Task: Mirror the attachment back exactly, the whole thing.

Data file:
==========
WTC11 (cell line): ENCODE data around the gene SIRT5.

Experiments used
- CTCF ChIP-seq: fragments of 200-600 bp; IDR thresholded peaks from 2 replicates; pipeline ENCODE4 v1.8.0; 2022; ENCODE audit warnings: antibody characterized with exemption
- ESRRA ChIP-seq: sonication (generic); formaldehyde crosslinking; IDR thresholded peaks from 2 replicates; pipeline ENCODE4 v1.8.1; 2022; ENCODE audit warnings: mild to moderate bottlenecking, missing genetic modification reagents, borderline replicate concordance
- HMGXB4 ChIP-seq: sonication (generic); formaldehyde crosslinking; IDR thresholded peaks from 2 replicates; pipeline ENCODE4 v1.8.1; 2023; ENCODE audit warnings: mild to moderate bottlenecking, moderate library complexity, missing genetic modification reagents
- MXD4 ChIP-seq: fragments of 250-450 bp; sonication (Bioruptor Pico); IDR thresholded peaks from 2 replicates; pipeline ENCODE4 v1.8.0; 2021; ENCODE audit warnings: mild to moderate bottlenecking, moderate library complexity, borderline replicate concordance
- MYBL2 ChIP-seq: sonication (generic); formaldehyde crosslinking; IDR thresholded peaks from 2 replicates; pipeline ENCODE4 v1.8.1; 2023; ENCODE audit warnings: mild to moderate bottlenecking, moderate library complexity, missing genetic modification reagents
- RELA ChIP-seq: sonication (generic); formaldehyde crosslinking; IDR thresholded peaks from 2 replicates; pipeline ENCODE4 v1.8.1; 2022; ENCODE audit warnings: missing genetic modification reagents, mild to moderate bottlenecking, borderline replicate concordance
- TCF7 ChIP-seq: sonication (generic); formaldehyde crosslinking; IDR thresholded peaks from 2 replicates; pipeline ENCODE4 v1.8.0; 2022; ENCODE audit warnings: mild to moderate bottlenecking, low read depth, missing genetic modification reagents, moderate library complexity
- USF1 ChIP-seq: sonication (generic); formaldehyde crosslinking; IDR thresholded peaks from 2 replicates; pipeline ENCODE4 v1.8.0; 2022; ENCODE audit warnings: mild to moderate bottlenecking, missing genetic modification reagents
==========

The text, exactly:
WTC11 (cell line): ENCODE data around the gene SIRT5.

Experiments used
- CTCF ChIP-seq: fragments of 200-600 bp; IDR thresholded peaks from 2 replicates; pipeline ENCODE4 v1.8.0; 2022; ENCODE audit warnings: antibody characterized with exemption
- ESRRA ChIP-seq: sonication (generic); formaldehyde crosslinking; IDR thresholded peaks from 2 replicates; pipeline ENCODE4 v1.8.1; 2022; ENCODE audit warnings: mild to moderate bottlenecking, missing genetic modification reagents, borderline replicate concordance
- HMGXB4 ChIP-seq: sonication (generic); formaldehyde crosslinking; IDR thresholded peaks from 2 replicates; pipeline ENCODE4 v1.8.1; 2023; ENCODE audit warnings: mild to moderate bottlenecking, moderate library complexity, missing genetic modification reagents
- MXD4 ChIP-seq: fragments of 250-450 bp; sonication (Bioruptor Pico); IDR thresholded peaks from 2 replicates; pipeline ENCODE4 v1.8.0; 2021; ENCODE audit warnings: mild to moderate bottlenecking, moderate library complexity, borderline replicate concordance
- MYBL2 ChIP-seq: sonication (generic); formaldehyde crosslinking; IDR thresholded peaks from 2 replicates; pipeline ENCODE4 v1.8.1; 2023; ENCODE audit warnings: mild to moderate bottlenecking, moderate library complexity, missing genetic modification reagents
- RELA ChIP-seq: sonication (generic); formaldehyde crosslinking; IDR thresholded peaks from 2 replicates; pipeline ENCODE4 v1.8.1; 2022; ENCODE audit warnings: missing genetic modification reagents, mild to moderate bottlenecking, borderline replicate concordance
- TCF7 ChIP-seq: sonication (generic); formaldehyde crosslinking; IDR thresholded peaks from 2 replicates; pipeline ENCODE4 v1.8.0; 2022; ENCODE audit warnings: mild to moderate bottlenecking, low read depth, missing genetic modification reagents, moderate library complexity
- USF1 ChIP-seq: sonication (generic); formaldehyde crosslinking; IDR thresholded peaks from 2 replicates; pipeline ENCODE4 v1.8.0; 2022; ENCODE audit warnings: mild to moderate bottlenecking, missing genetic modification reagents